Starring: Michael Fassbender, Marion Cotillard, Sean Harris
For those very few of you that did not have to read the Scottish play for GCSE English; after an historic victory on the battlefield, Macbeth (Fassbender), a Thane of Scotland receives a prophecy that he will become king of Scotland. Spurred on by his and his wife’s (Cotillard) ambition, he murders the current king, Duncan (David Thewlis). However, once on the throne, Macbeth becomes increasingly consumed with guilt and paranoia.
Bringing Shakespeare to the screen is a mammoth task; with the description all in the dialogue, when it is presented via the visual medium of film the challenge is there to utilise the things films can where the stage or the page cannot, and avoid simply having the play acted out on screen. This task is of course an even bigger one when it is one of the most well-known and read plays of all time and such great directors as Orson Welles, Roman Polanski and Akira Kurasowa have previously had a go at bringing it to the big screen. There is no denying that Justin Kurzel’s film is an adaptation of admirable ambition and intelligence, and it is filled with stunning visuals and a deeply consuming mood and tone. However there is no getting away from the fact what is happening on screen often forms an uneasy and jarring alliance with the bard’s dialogue.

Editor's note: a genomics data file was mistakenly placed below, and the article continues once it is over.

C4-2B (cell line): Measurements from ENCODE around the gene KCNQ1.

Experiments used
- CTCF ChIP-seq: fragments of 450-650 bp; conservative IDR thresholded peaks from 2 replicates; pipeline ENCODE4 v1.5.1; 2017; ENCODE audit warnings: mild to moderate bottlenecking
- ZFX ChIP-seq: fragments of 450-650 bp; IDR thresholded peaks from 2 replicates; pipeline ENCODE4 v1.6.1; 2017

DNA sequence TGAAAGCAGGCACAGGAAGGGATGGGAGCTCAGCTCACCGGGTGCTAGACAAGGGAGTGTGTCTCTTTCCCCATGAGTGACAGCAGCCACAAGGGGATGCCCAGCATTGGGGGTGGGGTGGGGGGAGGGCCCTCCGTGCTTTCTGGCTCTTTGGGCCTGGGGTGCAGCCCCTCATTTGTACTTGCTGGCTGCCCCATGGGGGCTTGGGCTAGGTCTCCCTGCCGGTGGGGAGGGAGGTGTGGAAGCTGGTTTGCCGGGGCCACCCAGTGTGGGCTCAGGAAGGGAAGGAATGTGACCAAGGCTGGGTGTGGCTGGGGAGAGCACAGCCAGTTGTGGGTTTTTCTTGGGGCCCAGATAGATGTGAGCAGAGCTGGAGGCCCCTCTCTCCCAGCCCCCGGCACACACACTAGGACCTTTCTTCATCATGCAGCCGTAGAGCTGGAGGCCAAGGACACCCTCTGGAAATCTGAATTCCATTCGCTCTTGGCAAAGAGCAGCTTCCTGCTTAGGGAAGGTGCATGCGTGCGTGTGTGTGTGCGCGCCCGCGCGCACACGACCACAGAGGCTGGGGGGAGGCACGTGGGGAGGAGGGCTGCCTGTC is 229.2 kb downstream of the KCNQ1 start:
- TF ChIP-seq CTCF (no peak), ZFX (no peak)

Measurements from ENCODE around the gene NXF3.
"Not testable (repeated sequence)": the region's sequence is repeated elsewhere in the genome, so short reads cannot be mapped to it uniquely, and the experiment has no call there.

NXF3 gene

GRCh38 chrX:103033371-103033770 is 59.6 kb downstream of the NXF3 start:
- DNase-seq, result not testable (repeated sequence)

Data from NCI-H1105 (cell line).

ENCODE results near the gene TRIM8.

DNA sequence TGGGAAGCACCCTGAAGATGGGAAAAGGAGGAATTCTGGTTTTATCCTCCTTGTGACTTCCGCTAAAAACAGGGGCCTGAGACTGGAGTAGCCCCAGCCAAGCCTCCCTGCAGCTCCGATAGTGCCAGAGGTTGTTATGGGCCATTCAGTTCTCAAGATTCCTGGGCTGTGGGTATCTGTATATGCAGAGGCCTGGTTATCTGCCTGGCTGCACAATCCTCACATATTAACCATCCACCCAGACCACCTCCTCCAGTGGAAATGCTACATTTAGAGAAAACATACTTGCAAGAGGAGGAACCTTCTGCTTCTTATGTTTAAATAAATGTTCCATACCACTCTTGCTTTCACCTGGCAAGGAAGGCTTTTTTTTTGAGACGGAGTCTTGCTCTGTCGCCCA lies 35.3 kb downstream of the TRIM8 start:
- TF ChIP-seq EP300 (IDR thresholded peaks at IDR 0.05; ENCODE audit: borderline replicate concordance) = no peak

Of course most people would have indeed not only read it at some point, but actually had to study Macbeth, and so are fully aware of all the main plot points, as well as each character’s motivations and inner thoughts. Kurzel seems to be very much aware of this and at time she takes advantage of this as though he shows clear respect for the source material, he strips it down to the bare bones, removing as much as he can to make way his film’s striking visuals to solely tell the story as much as will allow. This allows Kurzel to spend the film’s 113 minute running time focussing on the themes he is trying to examine most deeply while being economical with the narrative and avoiding making the whole thing feel overstuffed.
What Kurzel does not change is the setting of time and place, and he makes the most of the bleak and isolated landscapes of Scotland to enhance the film’s tone and mood. From the opening scene we have our two protagonists mournfully leading the funeral of a young child, and this not only sets the tone, but is the start of a powerful re-occurring theme surrounding the childless couple and Macbeth’s constant paranoia whenever there is the mentioning of children or bloodlines with reference to those around him. It is moments like this when Macbeth is at its most powerful and utterly unforgettable, especially as the narrative progresses the setting just feels like a devastating visual depiction of the protagonist’s personal hell (even in colour). This depiction of the protagonists personal journey and descent into madness does feel incredibly cinematic, fully justifying seeing Macbeth on the big screen.